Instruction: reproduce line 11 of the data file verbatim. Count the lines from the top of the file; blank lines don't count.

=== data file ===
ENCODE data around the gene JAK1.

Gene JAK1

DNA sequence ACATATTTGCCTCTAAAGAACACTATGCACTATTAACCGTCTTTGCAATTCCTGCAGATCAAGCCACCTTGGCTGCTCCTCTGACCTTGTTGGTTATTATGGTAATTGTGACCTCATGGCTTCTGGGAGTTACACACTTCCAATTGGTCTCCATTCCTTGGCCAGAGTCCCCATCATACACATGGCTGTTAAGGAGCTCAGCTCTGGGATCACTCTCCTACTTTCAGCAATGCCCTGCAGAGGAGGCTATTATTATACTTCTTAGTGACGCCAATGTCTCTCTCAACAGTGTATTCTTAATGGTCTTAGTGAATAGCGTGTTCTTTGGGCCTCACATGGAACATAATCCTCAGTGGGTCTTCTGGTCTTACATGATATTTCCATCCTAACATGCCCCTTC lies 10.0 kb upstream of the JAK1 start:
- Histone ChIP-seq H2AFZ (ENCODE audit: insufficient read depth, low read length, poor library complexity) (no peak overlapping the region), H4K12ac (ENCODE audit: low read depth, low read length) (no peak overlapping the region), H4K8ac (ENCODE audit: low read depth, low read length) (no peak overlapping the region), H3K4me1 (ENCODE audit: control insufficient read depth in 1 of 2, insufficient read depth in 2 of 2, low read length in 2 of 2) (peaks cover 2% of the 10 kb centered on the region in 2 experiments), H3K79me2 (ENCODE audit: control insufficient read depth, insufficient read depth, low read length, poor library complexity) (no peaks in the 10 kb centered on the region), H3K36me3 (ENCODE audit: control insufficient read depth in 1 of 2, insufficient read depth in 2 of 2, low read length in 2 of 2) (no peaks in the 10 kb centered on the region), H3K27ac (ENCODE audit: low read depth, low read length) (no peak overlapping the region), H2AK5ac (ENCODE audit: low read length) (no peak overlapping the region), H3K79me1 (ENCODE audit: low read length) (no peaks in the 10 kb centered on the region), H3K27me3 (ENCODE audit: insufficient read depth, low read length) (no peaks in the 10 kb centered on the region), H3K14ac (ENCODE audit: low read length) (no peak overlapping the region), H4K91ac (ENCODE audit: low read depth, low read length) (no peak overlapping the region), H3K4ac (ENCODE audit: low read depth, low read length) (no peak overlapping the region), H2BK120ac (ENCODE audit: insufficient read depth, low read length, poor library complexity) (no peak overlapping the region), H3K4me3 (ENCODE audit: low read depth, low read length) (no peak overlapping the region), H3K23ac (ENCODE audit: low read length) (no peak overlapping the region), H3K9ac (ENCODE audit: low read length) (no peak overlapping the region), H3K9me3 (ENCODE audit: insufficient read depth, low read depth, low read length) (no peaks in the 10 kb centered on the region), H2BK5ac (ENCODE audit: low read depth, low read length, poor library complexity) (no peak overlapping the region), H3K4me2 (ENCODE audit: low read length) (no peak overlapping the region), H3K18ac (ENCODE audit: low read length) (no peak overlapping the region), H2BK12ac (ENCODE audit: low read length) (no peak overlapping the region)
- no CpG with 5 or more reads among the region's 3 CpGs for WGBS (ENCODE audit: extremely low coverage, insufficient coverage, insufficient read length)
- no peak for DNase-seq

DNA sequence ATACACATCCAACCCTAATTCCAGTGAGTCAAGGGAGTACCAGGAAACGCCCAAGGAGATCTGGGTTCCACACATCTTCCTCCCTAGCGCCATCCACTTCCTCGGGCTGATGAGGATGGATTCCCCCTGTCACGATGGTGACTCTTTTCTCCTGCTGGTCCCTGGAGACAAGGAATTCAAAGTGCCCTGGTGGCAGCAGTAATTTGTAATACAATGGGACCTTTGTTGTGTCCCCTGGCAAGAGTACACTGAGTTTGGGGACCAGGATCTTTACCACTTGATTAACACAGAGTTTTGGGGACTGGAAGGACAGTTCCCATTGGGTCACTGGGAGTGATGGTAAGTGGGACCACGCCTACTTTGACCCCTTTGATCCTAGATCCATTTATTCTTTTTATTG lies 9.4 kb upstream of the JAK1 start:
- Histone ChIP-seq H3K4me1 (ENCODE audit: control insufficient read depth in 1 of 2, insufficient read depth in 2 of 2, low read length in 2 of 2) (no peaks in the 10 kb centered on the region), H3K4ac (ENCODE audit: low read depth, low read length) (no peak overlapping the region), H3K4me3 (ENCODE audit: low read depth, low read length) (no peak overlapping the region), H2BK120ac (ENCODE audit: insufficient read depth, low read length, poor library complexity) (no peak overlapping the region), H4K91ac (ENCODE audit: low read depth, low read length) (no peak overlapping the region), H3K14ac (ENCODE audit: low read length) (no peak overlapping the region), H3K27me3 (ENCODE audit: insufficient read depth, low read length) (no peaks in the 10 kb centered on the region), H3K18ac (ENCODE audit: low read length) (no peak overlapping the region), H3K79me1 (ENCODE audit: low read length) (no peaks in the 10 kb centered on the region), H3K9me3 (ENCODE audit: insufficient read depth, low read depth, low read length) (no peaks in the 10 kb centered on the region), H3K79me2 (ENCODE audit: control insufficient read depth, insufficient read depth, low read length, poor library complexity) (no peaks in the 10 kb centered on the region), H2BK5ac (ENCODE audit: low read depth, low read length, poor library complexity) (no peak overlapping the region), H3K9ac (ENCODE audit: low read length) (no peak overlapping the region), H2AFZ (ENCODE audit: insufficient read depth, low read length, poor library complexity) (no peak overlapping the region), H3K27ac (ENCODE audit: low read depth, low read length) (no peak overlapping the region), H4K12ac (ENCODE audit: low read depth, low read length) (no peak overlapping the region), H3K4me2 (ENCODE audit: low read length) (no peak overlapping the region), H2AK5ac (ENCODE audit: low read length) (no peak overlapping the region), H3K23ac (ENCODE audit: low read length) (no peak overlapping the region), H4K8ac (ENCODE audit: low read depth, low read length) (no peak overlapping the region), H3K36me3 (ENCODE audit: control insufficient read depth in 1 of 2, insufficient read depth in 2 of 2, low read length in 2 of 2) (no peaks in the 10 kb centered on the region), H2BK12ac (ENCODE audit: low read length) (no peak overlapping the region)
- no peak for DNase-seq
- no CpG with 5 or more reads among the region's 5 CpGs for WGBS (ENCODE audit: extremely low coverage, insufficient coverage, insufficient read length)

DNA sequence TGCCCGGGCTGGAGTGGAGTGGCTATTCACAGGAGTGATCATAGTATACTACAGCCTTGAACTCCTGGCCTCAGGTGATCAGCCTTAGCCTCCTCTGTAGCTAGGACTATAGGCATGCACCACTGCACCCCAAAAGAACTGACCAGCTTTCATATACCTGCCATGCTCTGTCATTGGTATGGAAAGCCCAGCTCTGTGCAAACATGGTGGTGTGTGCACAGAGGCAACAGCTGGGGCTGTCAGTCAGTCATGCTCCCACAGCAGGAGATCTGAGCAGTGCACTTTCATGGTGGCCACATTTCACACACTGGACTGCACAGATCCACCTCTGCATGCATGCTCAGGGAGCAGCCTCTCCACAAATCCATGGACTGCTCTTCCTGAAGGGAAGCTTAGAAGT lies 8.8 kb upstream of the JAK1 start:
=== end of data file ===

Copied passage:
DNA sequence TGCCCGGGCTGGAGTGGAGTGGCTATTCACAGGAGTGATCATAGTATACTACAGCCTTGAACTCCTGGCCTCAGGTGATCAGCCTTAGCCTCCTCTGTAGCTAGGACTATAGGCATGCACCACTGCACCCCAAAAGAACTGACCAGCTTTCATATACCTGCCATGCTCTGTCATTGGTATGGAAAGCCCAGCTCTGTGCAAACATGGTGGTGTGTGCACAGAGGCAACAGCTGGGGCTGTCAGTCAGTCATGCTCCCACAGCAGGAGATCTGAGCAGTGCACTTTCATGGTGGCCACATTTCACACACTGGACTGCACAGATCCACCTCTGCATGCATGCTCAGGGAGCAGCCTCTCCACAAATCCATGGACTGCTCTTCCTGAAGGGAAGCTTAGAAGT lies 8.8 kb upstream of the JAK1 start: